By Russ McQuaid
COLUMBUS, Ind. (January 25, 2015) -- Cheryl Jackson doesn't exactly know what happened to her brother, but she's confident about what didn't happen.
Jackson said Cary Owsley did not kill himself in 2013 with a gun belonging to a Bartholomew County Sheriff's deputy who was the ex-husband of his wife and the father of the sons who Owsley was not getting along with.
Despite what the official investigation found, an investigation that began with the off-duty and now suspended and retired deputy arriving at his ex-wife's house first after the shooting.
“There's nothing worse than running up against officials who can say what they want even against the facts and not be able to do anything about it," said Jackson. "Had I not had media connections the story would have gone away."
"When you hear that the father of the sons that lived in the house with my brother, when you hear that the cop dad was one of the first officers on the scene, that he recognized the gun my brother was killed with was his gun, that he then proceeded to put the evidence in his car, the bloody rug in the car, and witnessed somebody burning the chair my brother died in, when you hear that, you have to know something's not right," Jackson said.
Deputy Dwayne Janes received a five-day suspension for his participation in the investigation and has since retired from the department.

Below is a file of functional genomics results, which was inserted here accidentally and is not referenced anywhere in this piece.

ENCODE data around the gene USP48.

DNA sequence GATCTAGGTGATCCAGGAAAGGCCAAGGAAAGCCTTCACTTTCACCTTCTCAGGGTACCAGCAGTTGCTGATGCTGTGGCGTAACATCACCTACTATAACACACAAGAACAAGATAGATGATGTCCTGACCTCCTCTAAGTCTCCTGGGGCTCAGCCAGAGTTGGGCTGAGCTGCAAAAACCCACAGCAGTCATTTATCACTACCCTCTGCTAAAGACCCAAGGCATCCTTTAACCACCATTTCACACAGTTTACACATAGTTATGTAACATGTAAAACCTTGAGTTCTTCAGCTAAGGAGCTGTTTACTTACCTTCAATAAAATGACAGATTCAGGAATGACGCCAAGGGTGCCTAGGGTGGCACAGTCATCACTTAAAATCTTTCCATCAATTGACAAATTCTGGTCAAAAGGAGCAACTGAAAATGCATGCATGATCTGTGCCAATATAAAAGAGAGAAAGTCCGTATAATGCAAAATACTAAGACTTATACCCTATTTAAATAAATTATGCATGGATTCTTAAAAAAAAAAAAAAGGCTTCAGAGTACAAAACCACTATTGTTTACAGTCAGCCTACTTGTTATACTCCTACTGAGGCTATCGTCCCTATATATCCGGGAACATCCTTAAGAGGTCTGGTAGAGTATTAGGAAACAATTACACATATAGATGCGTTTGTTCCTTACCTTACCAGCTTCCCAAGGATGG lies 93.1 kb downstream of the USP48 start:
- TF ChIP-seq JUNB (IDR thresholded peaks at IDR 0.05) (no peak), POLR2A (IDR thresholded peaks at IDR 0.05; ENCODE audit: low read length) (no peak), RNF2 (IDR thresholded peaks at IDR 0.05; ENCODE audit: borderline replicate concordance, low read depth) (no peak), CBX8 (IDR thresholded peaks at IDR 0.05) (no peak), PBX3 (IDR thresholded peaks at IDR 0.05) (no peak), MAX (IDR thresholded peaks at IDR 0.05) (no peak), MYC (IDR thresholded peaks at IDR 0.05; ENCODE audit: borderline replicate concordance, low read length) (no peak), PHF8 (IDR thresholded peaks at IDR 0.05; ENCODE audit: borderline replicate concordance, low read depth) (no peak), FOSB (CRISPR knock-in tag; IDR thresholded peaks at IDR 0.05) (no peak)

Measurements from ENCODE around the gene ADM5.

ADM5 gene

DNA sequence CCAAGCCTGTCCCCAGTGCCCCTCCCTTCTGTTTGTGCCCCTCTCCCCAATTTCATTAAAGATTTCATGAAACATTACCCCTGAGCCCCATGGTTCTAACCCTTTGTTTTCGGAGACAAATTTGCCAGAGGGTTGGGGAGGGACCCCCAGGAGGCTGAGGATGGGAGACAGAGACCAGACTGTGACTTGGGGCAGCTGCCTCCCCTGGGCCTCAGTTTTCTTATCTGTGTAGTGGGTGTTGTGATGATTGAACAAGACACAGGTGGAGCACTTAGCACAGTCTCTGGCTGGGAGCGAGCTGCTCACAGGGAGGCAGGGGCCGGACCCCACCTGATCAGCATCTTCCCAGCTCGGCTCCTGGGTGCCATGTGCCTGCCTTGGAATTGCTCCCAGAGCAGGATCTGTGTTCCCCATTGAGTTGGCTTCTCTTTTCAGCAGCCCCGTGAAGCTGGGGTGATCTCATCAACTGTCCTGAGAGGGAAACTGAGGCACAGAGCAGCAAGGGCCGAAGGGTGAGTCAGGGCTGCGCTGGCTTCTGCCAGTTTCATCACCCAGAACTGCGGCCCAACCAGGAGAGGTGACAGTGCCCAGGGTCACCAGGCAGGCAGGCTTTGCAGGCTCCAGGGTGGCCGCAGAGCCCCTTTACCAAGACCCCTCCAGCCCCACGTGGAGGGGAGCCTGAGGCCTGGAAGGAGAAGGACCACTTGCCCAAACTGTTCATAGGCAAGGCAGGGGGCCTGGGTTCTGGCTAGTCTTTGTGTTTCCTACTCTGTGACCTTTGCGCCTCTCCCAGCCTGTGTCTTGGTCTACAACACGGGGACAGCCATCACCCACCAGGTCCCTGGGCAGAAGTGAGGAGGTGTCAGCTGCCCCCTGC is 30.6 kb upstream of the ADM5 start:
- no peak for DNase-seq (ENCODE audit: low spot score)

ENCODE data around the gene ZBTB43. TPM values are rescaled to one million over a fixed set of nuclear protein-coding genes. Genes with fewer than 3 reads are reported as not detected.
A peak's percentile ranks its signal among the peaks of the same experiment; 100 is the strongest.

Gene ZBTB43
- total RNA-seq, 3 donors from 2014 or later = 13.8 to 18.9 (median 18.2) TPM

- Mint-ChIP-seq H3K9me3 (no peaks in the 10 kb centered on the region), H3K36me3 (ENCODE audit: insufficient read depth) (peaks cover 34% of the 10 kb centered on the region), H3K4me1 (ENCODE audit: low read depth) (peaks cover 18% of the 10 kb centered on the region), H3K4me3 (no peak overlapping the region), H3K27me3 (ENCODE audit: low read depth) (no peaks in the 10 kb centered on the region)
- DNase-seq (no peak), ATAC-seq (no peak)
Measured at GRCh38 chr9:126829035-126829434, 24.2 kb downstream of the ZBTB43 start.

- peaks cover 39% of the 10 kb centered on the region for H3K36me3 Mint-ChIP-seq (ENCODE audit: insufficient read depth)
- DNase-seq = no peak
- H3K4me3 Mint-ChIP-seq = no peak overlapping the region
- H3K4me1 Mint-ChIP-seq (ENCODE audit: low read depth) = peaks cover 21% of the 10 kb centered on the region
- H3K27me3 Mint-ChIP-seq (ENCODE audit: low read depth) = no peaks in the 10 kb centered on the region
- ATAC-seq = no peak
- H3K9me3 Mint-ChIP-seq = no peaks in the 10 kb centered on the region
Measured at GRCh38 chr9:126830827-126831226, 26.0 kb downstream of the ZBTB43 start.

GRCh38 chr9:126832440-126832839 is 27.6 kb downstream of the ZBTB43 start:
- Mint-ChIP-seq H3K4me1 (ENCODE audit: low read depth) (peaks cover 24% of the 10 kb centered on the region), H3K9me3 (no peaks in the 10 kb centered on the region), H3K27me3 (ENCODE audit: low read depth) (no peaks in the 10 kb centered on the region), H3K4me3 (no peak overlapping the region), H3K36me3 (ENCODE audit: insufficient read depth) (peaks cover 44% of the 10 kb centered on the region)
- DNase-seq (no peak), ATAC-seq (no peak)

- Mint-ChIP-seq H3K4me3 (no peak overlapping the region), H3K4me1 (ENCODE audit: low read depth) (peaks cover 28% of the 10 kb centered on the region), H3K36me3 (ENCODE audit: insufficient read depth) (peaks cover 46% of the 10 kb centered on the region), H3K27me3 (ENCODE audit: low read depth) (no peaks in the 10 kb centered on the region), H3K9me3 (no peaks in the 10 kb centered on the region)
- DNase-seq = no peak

"We had a lot of help outside this community," said Jackson before a community meeting at God's House Missionary Baptist Church. "We need leadership inside this community to be able to continue to drive the new sheriff and the administration to continue to look at a case that has admittedly failed, admittedly has all these faux paus in it. We want them to keep putting the pressure on the sheriff in order to get the case reopened.”
"I don't really want any of the officials in Bartholomew County to appoint a special prosecutor or to have a grand jury. I really feel like this needs to be looked at, at the federal level. This community of officials has failed Cary Owsley over and over again and we want it at the federal level. That's what we're seeking now,” Jackson said.
Jackson took her plea before the African-American Ministerial Alliance Group of Columbus.
"It just seems that there should be additional thought and consideration as to the circumstances surrounding the death," said the Reverend Steven Millon who said his group would take the lead from its parishioners, "and it just appears at this point that there should be additional investigation."
A private investigator hired by the Owsley family raised questions in opposition to the official autopsy finding of suicide.